Needing a big play to get redshirt freshman quarterback Jerrod Heard going and combat a disturbing trend of losses under head coach Charlie Strong when the opponent scores first, Norvell called for a play-action post route to freshman wide receiver John Burt, knowing that a positive play early could dictate Heard's performance for the entire game.
The young passer talked this week about the need to control safeties with his eyes and he got the deep safety to chase senior wide receiver Daje Johnson across the field on a deep crossing route, opening up the middle of the field for Burt's post route. Maligned for not going over 100 passing yards since the Oklahoma State game, Heard delivered the ball on time and to the hands of Burt, whose strength helped him break a tackle and find the end zone.
Just like the team overall depends on big plays early to win games, Heard is the same way.
"He needed that," head coach Charlie Strong said after the game.
"The thing about him and once he gets going and once he -- if it happens, if it's positive for him early, then you're going to get positive results from him. Just to see him bounce back. And once he made that first throw, then you just knew that he was going to be on point."
The play will go into the Texas record books as the ninth-longest passing play in school history, the second-longest throw by a freshman quarterback, and the third-longest catch by a freshman wide receiver.
It was Burt's first touchdown since a similar 69-yard touchdown catch against Rice in the second game and marked the first time he's gone over 36 receiving yards since catching four passes for 65 yards against Cal. There were opportunities in previous games where the protection broke down or Heard waited too long before delivering the football, but Burt's effort provided another reminder that he can be a dangerous, high-upside threat in the vertical passing game. There's something special about his ability to eat up cushions and his hands have been as consistent as advertised.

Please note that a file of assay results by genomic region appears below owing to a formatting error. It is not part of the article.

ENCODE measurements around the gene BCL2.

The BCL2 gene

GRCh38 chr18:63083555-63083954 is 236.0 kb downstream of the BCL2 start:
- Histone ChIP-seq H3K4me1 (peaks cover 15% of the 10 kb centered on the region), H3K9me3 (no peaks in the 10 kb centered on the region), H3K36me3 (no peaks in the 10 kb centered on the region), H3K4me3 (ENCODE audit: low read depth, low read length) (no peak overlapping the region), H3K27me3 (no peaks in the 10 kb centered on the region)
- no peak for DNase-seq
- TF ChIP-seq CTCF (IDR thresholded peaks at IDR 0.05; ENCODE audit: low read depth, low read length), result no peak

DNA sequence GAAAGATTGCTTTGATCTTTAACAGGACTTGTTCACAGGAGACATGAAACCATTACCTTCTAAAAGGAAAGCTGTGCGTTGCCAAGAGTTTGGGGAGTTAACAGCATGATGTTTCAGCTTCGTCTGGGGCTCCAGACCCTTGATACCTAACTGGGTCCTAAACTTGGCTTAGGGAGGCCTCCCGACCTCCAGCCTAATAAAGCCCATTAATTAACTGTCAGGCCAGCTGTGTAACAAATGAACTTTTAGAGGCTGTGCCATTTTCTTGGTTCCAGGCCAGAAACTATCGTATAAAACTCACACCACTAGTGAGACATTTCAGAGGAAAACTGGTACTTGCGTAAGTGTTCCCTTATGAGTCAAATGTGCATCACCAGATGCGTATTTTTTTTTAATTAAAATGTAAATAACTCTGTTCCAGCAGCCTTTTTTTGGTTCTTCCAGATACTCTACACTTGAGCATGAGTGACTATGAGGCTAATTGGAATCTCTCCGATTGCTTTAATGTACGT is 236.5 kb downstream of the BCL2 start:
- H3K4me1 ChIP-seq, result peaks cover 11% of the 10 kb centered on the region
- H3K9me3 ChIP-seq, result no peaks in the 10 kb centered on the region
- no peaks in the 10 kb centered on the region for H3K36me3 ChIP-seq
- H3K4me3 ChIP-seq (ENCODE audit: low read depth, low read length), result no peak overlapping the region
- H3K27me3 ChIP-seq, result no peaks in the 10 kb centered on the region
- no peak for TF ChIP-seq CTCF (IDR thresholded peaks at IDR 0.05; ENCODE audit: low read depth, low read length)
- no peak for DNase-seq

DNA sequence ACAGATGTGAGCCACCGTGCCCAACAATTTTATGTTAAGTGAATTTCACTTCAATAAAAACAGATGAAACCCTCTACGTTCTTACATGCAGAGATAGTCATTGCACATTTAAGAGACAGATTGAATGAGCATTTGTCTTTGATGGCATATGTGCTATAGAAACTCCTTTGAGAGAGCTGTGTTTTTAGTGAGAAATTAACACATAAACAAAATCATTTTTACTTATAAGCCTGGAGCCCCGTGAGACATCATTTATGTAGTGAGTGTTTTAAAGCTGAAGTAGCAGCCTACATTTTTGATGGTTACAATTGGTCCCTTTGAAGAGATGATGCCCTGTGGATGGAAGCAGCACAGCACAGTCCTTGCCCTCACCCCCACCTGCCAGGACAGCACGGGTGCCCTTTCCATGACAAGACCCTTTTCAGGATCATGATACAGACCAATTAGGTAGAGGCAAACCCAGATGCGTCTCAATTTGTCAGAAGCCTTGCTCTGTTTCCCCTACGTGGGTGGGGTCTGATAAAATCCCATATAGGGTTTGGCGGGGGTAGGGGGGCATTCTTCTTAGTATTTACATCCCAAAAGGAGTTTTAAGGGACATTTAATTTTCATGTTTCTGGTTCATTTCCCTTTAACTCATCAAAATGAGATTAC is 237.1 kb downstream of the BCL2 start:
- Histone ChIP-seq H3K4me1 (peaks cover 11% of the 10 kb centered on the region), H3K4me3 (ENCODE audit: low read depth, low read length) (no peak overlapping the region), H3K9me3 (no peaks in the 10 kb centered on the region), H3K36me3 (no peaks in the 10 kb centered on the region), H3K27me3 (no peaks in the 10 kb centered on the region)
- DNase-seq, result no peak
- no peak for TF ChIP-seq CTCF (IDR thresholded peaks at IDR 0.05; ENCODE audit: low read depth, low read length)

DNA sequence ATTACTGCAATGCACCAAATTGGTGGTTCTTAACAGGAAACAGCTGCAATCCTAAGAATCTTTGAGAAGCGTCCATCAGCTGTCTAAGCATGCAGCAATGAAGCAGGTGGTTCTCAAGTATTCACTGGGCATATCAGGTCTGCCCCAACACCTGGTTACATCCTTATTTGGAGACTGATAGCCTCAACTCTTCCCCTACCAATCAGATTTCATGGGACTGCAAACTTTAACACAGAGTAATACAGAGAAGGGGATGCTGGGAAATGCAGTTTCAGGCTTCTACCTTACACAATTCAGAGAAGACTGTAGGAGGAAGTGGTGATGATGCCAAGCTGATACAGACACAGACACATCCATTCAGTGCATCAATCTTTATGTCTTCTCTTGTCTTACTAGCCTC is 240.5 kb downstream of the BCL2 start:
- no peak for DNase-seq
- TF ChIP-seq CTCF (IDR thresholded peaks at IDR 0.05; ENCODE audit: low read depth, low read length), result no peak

The offense wasn't done producing big plays though -- sophomore running back D'Onta Foreman took a zone-read handoff early in the second half and bounced it outside behind good blocks from senior left guard Sedrick Flowers and freshman left tackle Connor Williams. And junior tight end Caleb Bluiett and his brother, sophomore wide receiver Armanti Foreman. And then he was gone.
As if there was any doubt remaining that the 241-pound Foreman possesses the game-breaking ability lacked by senior running back Johnathan Gray, running away from the Kansas secondary and the showing an impressive inside/outside cut that avoided the final defender able to stop the run should have removed any of that.
Foreman finished with two touchdowns and 157 yards on 12 carries. Gray finished with 22 yards and a long run of five yards on seven carries. The 93-yard run was the third-longest in school history and was the first run of 90 or more yards by the Horns since Chris Gilbert's 96-yard touchdown against TCU in 1967.
Can Foreman just take over the first-team duties there already?
All Kansas caveats apply, of course, but the sophomore back already has two of the 11 longest runs in school history, with the first coming in a rivalry game against an opponent that is posting an impressive season otherwise.
Since Foreman looks recovered from the foot injury that limited him to six yards on two carries against Iowa State and Heard recovered from the ebb of his confidence in that game, even the competition level can't diminish the historical significance of what Texas accomplished on those two big plays and what that big-play ability means for the program's future.